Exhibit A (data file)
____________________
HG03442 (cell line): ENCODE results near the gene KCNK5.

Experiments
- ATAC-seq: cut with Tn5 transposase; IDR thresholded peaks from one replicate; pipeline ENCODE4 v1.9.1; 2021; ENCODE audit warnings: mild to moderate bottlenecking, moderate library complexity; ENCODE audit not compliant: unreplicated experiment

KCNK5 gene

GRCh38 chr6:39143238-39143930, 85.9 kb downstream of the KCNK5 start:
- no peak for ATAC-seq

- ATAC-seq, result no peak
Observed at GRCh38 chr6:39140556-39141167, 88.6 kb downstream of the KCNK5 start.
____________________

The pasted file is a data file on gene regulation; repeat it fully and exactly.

HG03442 (cell line): ENCODE results near the gene KCNK5.

Experiments
- ATAC-seq: cut with Tn5 transposase; IDR thresholded peaks from one replicate; pipeline ENCODE4 v1.9.1; 2021; ENCODE audit warnings: mild to moderate bottlenecking, moderate library complexity; ENCODE audit not compliant: unreplicated experiment

KCNK5 gene

GRCh38 chr6:39143238-39143930, 85.9 kb downstream of the KCNK5 start:
- no peak for ATAC-seq

- ATAC-seq, result no peak
Observed at GRCh38 chr6:39140556-39141167, 88.6 kb downstream of the KCNK5 start.